I think this is even more true in our children’s lives. Even if we do our best to protect them from bad influences, even if we set clear boundaries and explain the consequences clearly, every child would somehow find their way to doing bad things. I would not be surprised when my children get into big trouble. It is bound to happen because we are sinful beings living in a sinful world.
5. Parents have a fundamental right to direct their children’s upbringing.
Parentalrights.org proposes a “Parental Rights Amendment,” which begins by declaring that “The liberty of parents to direct the upbringing and education of their children is a fundamental right.” I believe in this statement. The thing is, no one, other than parents, would be in a better position to prepare children for their future, to understand their tendencies, to point out their mistakes, and to give them second chances after they’ve admitted their wrongs. Furthermore, if other people try to usurp parental influence or parental authority, however well-intentioned they could be, parents still have the right to block those influences.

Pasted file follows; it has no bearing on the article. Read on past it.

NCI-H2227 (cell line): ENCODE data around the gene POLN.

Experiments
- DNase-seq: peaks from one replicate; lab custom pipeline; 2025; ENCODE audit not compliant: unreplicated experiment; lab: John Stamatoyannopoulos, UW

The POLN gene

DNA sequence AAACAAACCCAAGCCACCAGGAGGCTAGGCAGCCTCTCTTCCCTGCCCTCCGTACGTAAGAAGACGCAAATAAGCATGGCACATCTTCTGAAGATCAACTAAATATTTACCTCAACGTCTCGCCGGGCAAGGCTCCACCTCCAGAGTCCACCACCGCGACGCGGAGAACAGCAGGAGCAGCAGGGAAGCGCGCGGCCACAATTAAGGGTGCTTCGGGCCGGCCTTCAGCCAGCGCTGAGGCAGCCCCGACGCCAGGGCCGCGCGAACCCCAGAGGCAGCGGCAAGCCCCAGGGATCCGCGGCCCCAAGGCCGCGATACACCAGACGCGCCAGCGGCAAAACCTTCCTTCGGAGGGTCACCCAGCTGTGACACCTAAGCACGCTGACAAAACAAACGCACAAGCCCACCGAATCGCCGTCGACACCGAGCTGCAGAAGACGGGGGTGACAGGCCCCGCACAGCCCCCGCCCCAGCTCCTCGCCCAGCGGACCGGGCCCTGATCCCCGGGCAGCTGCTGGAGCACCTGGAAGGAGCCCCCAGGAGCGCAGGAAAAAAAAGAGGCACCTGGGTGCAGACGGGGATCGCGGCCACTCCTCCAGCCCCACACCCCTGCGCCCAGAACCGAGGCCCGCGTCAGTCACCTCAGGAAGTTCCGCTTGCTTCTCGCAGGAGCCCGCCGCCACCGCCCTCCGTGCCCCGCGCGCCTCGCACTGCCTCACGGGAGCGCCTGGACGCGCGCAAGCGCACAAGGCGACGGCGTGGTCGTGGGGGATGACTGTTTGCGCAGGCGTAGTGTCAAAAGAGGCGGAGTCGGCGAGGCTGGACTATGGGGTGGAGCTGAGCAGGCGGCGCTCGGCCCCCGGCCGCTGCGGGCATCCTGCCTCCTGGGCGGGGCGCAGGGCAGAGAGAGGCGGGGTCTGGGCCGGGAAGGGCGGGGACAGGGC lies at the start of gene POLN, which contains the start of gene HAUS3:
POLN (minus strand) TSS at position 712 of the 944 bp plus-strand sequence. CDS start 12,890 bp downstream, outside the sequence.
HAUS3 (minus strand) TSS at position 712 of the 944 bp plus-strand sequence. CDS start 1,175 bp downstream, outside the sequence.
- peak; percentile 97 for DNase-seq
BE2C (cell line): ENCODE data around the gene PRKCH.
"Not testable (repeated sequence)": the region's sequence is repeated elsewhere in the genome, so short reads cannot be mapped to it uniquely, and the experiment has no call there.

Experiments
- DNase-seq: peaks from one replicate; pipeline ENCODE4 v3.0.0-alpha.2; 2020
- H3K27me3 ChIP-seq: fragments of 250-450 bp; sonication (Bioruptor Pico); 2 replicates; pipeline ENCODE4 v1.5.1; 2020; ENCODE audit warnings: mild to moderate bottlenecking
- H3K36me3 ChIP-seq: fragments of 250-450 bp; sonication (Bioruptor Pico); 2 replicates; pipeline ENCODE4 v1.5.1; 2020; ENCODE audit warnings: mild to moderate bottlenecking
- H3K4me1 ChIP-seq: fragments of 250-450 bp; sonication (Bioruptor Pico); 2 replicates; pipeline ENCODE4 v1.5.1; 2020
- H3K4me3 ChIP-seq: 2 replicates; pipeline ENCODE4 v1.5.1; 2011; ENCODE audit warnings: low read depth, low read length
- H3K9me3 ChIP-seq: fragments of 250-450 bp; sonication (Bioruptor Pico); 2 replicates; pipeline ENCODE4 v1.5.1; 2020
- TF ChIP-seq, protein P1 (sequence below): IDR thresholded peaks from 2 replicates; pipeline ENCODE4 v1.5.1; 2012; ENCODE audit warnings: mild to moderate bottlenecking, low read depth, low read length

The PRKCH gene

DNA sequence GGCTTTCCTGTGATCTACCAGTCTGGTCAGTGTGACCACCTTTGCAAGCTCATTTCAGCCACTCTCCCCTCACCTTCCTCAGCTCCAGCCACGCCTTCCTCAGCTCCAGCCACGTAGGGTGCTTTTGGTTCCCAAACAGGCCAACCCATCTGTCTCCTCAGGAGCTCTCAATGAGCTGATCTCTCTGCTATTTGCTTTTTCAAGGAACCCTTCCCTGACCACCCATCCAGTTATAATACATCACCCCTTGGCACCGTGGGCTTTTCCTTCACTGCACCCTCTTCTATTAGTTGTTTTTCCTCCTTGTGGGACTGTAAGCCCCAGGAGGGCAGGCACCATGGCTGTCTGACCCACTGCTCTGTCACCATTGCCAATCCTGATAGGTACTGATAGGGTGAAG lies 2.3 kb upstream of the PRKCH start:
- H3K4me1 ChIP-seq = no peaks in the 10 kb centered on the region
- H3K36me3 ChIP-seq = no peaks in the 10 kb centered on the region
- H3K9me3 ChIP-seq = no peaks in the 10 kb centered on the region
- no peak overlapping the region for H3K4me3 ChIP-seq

(BTW, an optional read is this blog post from a Christian mom who had considered homeschooling but eventually decided to send her children to public school, and her struggle with who’s influencing her daughter — I guess if she reads this news editorial she might change her mind.)
So, this brings me back to the question of semantics. If a parent is convinced that he/she is in the best position to protect their children by setting up boundaries, would you classify it as “over-protection”? Believing what I believe in the points above, I think my answer would tend to be no.